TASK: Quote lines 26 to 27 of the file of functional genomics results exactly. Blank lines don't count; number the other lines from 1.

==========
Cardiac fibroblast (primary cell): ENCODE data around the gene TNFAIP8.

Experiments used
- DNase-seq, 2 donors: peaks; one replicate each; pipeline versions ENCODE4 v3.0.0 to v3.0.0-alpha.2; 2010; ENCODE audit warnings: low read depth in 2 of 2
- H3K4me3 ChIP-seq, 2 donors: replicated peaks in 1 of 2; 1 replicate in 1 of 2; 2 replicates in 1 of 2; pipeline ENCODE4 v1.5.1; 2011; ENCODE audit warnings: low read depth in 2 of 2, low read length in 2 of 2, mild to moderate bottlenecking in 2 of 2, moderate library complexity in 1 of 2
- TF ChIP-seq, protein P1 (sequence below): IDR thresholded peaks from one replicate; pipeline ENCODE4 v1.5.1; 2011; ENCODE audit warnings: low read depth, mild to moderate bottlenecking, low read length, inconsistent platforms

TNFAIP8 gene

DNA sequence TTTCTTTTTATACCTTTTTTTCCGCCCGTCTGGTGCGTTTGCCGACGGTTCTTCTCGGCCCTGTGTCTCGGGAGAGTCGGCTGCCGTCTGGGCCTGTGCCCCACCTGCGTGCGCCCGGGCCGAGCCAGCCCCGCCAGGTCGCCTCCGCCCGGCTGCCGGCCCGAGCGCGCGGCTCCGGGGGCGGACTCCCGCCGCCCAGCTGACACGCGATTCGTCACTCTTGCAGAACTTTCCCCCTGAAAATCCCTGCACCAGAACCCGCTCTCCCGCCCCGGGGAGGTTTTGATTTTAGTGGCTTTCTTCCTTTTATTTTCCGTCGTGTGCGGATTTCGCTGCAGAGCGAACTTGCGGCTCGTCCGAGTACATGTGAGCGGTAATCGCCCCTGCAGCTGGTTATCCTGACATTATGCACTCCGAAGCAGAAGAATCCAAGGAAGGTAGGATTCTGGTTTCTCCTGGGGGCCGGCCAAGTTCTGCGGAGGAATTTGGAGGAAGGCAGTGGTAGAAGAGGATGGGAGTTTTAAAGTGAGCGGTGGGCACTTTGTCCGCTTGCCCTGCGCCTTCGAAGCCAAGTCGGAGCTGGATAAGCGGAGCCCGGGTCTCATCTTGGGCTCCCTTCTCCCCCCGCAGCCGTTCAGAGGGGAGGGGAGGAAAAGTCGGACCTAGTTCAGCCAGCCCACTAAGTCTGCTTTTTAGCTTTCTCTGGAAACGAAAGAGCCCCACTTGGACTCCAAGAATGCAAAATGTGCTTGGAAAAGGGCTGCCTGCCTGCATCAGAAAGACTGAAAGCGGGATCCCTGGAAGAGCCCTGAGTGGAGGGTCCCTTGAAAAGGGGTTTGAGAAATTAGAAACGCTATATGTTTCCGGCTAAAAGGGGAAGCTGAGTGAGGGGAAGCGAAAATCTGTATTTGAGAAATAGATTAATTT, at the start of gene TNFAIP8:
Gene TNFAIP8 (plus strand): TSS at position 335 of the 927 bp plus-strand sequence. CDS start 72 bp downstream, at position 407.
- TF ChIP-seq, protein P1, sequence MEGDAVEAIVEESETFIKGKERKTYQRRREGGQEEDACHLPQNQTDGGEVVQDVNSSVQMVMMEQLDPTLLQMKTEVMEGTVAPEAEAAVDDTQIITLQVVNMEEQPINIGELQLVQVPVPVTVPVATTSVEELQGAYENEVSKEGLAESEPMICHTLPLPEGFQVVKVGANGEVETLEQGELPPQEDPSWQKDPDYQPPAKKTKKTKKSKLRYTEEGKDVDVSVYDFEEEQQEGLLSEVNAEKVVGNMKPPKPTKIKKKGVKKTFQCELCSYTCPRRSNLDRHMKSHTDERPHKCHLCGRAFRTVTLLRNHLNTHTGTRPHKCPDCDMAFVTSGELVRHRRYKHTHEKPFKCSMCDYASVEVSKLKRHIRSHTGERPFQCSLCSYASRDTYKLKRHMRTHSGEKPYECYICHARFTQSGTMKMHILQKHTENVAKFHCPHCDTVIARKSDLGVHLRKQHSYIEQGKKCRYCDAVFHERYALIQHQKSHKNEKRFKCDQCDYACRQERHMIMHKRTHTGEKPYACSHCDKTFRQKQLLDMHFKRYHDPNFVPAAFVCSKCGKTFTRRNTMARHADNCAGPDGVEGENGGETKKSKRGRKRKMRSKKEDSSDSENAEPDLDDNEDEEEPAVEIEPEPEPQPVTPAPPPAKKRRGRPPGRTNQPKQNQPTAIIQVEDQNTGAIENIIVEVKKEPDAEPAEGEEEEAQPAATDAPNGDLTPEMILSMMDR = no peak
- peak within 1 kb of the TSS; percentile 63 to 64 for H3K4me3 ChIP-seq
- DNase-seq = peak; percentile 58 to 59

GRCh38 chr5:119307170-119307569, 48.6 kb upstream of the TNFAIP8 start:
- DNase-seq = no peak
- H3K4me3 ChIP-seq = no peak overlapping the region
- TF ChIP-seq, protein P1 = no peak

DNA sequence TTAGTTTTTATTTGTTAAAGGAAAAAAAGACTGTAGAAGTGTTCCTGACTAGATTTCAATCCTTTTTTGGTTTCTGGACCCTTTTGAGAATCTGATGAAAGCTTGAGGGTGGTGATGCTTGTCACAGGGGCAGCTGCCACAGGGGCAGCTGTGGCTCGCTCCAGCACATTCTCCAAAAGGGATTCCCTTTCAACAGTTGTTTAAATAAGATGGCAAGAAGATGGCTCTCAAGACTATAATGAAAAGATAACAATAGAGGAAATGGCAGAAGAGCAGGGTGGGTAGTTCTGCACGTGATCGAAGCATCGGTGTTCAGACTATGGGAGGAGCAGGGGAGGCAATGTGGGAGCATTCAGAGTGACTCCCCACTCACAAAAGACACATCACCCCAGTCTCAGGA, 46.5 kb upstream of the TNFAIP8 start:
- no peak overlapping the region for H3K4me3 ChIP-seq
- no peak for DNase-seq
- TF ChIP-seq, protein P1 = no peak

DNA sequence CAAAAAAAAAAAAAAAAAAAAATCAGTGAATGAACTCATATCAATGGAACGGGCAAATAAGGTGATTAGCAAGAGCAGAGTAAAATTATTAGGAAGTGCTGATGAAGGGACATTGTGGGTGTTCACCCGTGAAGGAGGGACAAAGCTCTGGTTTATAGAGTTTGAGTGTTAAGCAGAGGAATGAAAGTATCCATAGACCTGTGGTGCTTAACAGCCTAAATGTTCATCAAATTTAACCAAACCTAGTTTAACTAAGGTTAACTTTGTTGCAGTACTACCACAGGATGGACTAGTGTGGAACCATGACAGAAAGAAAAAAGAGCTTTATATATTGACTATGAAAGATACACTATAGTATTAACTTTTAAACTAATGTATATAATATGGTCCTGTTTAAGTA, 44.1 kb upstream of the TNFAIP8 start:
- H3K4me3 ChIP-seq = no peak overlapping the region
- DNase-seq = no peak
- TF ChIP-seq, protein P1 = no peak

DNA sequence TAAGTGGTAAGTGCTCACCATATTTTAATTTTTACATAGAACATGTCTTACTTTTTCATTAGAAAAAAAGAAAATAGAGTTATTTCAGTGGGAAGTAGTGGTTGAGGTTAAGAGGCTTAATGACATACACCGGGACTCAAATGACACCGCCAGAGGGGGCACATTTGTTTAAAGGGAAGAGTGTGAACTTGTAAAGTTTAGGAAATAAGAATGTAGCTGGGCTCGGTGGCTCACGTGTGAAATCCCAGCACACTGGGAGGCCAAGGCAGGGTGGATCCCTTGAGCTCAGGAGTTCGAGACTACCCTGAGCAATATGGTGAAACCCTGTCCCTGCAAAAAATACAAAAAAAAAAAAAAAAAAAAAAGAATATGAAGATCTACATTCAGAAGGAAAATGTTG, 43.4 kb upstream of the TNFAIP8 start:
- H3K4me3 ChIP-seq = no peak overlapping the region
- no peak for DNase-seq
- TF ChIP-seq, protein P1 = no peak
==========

- no peak for DNase-seq
- TF ChIP-seq, protein P1 = no peak